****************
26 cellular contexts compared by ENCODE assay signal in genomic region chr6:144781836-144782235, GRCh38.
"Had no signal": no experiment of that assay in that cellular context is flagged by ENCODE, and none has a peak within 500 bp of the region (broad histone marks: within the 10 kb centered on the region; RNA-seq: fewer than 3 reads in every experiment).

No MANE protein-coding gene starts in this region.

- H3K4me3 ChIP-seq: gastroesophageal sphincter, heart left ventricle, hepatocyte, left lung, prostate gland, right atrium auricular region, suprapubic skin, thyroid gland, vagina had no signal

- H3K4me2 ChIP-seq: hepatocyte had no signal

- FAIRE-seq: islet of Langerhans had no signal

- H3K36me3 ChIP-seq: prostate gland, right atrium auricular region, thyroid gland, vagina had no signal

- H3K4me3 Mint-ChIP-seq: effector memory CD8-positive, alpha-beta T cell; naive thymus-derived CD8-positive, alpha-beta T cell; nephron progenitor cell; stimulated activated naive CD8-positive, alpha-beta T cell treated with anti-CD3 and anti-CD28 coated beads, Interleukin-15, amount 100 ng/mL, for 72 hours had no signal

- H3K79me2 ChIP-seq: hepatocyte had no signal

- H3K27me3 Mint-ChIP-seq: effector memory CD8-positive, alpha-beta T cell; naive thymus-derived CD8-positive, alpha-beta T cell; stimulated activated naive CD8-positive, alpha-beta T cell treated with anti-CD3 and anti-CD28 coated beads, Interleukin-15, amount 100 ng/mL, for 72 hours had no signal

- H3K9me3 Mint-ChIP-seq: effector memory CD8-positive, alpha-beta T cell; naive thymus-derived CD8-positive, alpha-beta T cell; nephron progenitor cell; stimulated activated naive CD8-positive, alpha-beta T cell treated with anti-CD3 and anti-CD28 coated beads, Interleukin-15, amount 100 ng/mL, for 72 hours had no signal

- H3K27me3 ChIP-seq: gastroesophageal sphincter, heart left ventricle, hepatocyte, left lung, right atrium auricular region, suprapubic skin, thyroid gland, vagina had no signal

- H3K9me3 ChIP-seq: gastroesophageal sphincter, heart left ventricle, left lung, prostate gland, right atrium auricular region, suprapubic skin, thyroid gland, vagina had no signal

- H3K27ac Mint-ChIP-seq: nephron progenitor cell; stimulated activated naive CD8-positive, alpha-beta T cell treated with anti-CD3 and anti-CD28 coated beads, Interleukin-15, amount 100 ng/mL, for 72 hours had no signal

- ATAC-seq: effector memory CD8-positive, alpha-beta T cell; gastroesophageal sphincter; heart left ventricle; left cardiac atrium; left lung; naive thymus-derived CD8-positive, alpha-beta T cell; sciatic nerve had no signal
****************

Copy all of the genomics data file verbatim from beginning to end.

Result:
26 cellular contexts compared by ENCODE assay signal in genomic region chr6:144781836-144782235, GRCh38.
"Had no signal": no experiment of that assay in that cellular context is flagged by ENCODE, and none has a peak within 500 bp of the region (broad histone marks: within the 10 kb centered on the region; RNA-seq: fewer than 3 reads in every experiment).

No MANE protein-coding gene starts in this region.

- H3K4me3 ChIP-seq: gastroesophageal sphincter, heart left ventricle, hepatocyte, left lung, prostate gland, right atrium auricular region, suprapubic skin, thyroid gland, vagina had no signal

- H3K4me2 ChIP-seq: hepatocyte had no signal

- FAIRE-seq: islet of Langerhans had no signal

- H3K36me3 ChIP-seq: prostate gland, right atrium auricular region, thyroid gland, vagina had no signal

- H3K4me3 Mint-ChIP-seq: effector memory CD8-positive, alpha-beta T cell; naive thymus-derived CD8-positive, alpha-beta T cell; nephron progenitor cell; stimulated activated naive CD8-positive, alpha-beta T cell treated with anti-CD3 and anti-CD28 coated beads, Interleukin-15, amount 100 ng/mL, for 72 hours had no signal

- H3K79me2 ChIP-seq: hepatocyte had no signal

- H3K27me3 Mint-ChIP-seq: effector memory CD8-positive, alpha-beta T cell; naive thymus-derived CD8-positive, alpha-beta T cell; stimulated activated naive CD8-positive, alpha-beta T cell treated with anti-CD3 and anti-CD28 coated beads, Interleukin-15, amount 100 ng/mL, for 72 hours had no signal

- H3K9me3 Mint-ChIP-seq: effector memory CD8-positive, alpha-beta T cell; naive thymus-derived CD8-positive, alpha-beta T cell; nephron progenitor cell; stimulated activated naive CD8-positive, alpha-beta T cell treated with anti-CD3 and anti-CD28 coated beads, Interleukin-15, amount 100 ng/mL, for 72 hours had no signal

- H3K27me3 ChIP-seq: gastroesophageal sphincter, heart left ventricle, hepatocyte, left lung, right atrium auricular region, suprapubic skin, thyroid gland, vagina had no signal

- H3K9me3 ChIP-seq: gastroesophageal sphincter, heart left ventricle, left lung, prostate gland, right atrium auricular region, suprapubic skin, thyroid gland, vagina had no signal

- H3K27ac Mint-ChIP-seq: nephron progenitor cell; stimulated activated naive CD8-positive, alpha-beta T cell treated with anti-CD3 and anti-CD28 coated beads, Interleukin-15, amount 100 ng/mL, for 72 hours had no signal

- ATAC-seq: effector memory CD8-positive, alpha-beta T cell; gastroesophageal sphincter; heart left ventricle; left cardiac atrium; left lung; naive thymus-derived CD8-positive, alpha-beta T cell; sciatic nerve had no signal